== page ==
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Emerging Stocks Retreat as Ibovespa Leads World Declines

Jan. 9 (Bloomberg) -- Emerging-market stocks slumped to a four-month low as concern China’s economic growth will falter sank commodity producers from Vale SA to Minmetals Development Co. Brazil’s Ibovespa led losses among global equity indexes.

The MSCI Emerging Markets Index fell 1 percent to 963.11. The Shanghai Composite Index declined to a five-month low as Great Wall Motor Co. drove a slide in automakers, while Minmetals retreated 6.3 percent. The Ibovespa dropped the most among 94 stock gauges tracked by Bloomberg as Vale, the world’s biggest iron-ore producer, sank 3.7 percent. South Africa’s rand slumped to the lowest level since October 2008.

All 10 groups in the gauge for developing-nation stocks retreated, led by consumer and commodity companies. China’s producer prices, a measure of the cost of goods as they leave the factory, extended the longest slide since the 1990s, adding to evidence that the world’s second-largest economy weakened last month. A report today also showed that applications for U.S. unemployment benefits fell to the lowest in a month, bolstering bets the Federal Reserve will keep cutting stimulus.

“China is slowing down; what they don’t want is a hard landing,” Quincy Krosby, a market strategist at Prudential Financial Inc. in Newark, New Jersey, said by phone. Her firm oversees more than $1 trillion. “There’s also an adjustment process as the Fed begins to taper. As the data begin to gain more traction than initially expected, you’d have the Treasury market making adjustments, and that has ramifications in the emerging markets.”

Emerging ETF

The iShares MSCI Emerging Markets Index exchange-traded fund fell 0.5 percent to $39.57. The Chicago Board Options Exchange Emerging Markets ETF Volatility Index, a measure of options prices on the fund and expectations of price swings, retreated 0.6 percent to 23.45.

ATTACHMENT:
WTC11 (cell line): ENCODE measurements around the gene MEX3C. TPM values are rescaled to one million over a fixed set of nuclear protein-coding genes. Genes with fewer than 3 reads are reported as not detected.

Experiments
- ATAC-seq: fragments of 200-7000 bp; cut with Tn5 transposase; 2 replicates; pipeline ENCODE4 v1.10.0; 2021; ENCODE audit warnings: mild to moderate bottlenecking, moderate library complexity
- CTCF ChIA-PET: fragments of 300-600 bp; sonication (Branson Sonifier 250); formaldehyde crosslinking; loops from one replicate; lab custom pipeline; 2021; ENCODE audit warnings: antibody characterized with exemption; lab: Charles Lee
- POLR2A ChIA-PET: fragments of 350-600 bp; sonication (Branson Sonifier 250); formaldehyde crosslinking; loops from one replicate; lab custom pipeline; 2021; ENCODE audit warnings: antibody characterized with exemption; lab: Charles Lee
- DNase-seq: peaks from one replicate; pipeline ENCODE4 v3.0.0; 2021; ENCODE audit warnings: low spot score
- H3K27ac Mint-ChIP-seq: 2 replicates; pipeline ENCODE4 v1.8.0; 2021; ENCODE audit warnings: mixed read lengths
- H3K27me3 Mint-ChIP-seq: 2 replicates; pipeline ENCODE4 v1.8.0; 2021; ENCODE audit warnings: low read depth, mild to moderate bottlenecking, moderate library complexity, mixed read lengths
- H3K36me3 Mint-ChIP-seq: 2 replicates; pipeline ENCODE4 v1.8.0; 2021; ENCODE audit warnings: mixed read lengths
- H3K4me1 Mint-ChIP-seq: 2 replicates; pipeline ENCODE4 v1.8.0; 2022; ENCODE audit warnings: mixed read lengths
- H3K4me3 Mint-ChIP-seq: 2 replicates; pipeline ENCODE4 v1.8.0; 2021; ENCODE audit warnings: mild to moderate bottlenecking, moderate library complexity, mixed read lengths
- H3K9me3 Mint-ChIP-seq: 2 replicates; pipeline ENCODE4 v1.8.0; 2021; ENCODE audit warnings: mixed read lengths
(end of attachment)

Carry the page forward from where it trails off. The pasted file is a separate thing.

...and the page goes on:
Brazil’s Ibovespa sank to the lowest level since August as commodity exporters including Vale tumbled on signs growth is slowing in China, Brazil’s biggest trading partner. Embraer SA fell as Banco Santander SA reduced its recommendation on the plane builder to the equivalent of sell. Retailer Cia. Hering declined as traders raised bets on higher borrowing costs.

Russian stocks gained for the first time in three days as OAO Gazprom advanced amid speculation it will sign a supply contract with China. The Borsa Istanbul 100 Index extended a two-day drop to 3.2 percent, while Poland’s WIG30 index slid to a four-month low. Slovakia raised 1.5 billion euros ($2 billion) in 15-year bonds to take advantage of lower yields before the Fed makes more cuts to monetary stimulus.

Great Wall

The Shanghai Composite Index fell as Great Wall Motor, the biggest Chinese maker of sport-utility vehicles, lost more than 3 percent in Hong Kong and Shanghai after forecasting slowing sales growth. Stocks also dropped as traders speculated the resumption of new share sales will divert funds from existing equities. The yuan slid the most in more than two months.

Most Indian stocks declined before the start the earnings season tomorrow. Lenders of gold-backed credit rallied after the central bank eased rules. Engineering company Larsen & Toubro Ltd. was the fell the most on the benchmark S&P BSE Sensex. Muthoot Finance Ltd. and Manappuram Finance Ltd., the nation’s largest gold-loan lenders, surged by the limit 20 percent. The rupee halted two days of gains.

South Africa’s rand decline brought its depreciation this year to 2.8 percent, the most out of 24 emerging-market currencies monitored by Bloomberg.

Egypt’s EGX 30 Index jumped to the highest level since January 2011. EFG-Hermes Holding SAE shares surged after trading resumed following the cancellation of yesterday’s transactions of the nation’s biggest listed investment bank for suspected insider trading.

The premium investors demand to own emerging-market debt over U.S. Treasuries rose two basis points, or 0.02 percentage point, to 311 basis points, according to JPMorgan Chase & Co.

To contact the reporters on this story: Julia Leite in New York at; Zahra Hankir in London at; Phani Varahabhotla in Hong Kong at

To contact the editor responsible for this story: Tal Barak Harif at

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